The Federal Government has granted a 3-year tax relief to the newly inaugurated Pay TV operator in the country, TStv Africa, as well as tax free dividends to all investors in the company.
The Minister of Information and Culture, Alhaji Lai Mohammed, announced this on Sunday night in Abuja at a dinner to mark the official unveiling of the new company.
The News Agency of Nigeria (NAN) reports TStv Africa is a wholly owned Nigerian Pay TV operator with refined offerings of novel Unclassified Pay Per View subscription and complimentary internet services.
Mohammed, who performed the official unveiling of the new company and its products, said the tax reliefs were in line with the Pioneer Status recently granted to the Creative Industry by the federal government.
The minister congratulated the Chief Executive Officer (CEO) of the company, Dr Bright Echefu, and his team for liberalising and breaking the monopoly of Pay TV in the country.
“The important thing about what Echefu has done today is that he has redefined the pay per view television industry and from today that industry will never remain the same again.
“What he has done is to democratise the media and entertainment industry and make it possible for even a peasant farmer to have access to the best entertainment and news in the world.
“It is a great opportunity for me to be the one to unveil TStv because just like a Nigerian made history by crashing the cost of telephony in Nigeria, I am glad that another Nigerian is now coming forward to crash the cost of Pay TV,” he said.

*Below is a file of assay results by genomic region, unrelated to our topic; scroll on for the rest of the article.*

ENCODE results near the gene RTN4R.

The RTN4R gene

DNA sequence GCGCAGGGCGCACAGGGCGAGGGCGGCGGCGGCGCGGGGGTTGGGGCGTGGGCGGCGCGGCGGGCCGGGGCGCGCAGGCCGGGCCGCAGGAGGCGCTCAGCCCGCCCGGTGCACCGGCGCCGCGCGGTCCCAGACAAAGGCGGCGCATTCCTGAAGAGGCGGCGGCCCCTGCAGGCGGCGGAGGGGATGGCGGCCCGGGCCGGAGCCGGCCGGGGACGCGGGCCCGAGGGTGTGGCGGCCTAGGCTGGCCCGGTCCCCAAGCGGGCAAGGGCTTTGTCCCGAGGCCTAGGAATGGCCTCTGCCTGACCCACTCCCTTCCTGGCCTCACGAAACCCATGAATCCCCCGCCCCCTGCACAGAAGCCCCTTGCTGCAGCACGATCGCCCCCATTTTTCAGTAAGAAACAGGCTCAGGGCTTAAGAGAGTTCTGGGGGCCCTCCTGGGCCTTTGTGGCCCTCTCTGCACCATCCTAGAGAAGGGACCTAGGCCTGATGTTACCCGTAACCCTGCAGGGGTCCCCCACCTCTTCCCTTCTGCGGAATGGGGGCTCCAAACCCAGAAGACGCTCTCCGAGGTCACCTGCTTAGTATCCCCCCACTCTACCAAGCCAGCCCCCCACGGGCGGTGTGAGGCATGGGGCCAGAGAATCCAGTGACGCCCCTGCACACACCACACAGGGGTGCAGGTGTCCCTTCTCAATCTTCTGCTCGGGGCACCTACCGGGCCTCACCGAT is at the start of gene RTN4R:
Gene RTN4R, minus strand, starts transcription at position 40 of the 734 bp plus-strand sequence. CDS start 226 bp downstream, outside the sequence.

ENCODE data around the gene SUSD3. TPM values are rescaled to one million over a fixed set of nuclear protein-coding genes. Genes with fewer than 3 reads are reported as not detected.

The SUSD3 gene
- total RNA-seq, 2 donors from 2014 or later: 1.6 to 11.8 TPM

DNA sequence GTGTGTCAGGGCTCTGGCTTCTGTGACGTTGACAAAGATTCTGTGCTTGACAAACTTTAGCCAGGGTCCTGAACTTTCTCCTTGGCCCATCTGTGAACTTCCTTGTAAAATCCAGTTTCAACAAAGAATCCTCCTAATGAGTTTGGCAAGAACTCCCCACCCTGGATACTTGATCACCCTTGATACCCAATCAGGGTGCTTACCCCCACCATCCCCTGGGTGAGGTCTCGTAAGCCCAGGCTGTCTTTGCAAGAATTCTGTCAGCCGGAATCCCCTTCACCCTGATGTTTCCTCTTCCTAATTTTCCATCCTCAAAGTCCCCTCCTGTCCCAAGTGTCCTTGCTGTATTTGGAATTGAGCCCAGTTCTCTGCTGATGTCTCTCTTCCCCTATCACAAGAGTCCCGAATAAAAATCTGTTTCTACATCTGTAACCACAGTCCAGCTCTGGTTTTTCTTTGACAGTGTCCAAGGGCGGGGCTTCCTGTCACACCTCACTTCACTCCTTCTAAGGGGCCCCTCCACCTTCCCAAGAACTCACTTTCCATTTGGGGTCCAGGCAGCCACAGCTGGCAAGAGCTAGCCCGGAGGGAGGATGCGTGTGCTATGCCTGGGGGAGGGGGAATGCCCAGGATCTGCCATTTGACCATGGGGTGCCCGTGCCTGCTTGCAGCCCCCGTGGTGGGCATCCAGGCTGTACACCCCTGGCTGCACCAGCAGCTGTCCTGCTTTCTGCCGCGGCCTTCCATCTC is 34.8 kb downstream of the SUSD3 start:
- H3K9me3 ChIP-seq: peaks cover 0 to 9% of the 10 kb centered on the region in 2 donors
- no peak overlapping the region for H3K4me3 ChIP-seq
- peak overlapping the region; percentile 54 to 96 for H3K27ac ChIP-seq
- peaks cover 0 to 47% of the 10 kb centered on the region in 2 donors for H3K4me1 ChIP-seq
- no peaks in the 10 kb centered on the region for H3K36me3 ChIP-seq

The minister commended the courage of the investor for coming from the Diaspora to invest in his country and for believing in the government’s seriousness about diversifying the economy.
He said the company had also demonstrated that government alone could not do all things but needed the participation and synergy of the private sector.
“I want to assure that this administration will continue to assist you and other investors in creating the enabling environment for businesses to grow,” he said.
The minister said that the government was aware of the huge contributions of the creative industry to the nation’s economy and would continue to support the sector.
However, he identified contents and the lack of objective audience measurement as major challenges that had retarded the growth of TV and advertising industries in the country.
“With the liberalisation of the industry, content has become very key because content determines which channels are being watched and which are not.
“Another major challenge is how to get an accurate measurement of which channel is being watched and which is not.
“Kenya and South Africa are about one third of our population but they do much better in TV and radio advertisement than us because of their robust audience measurement,” he said.
The minister announced that the National Broadcasting Commission and his ministry would organise a workshop on Nov. 28 to address the challenge of audience measurement.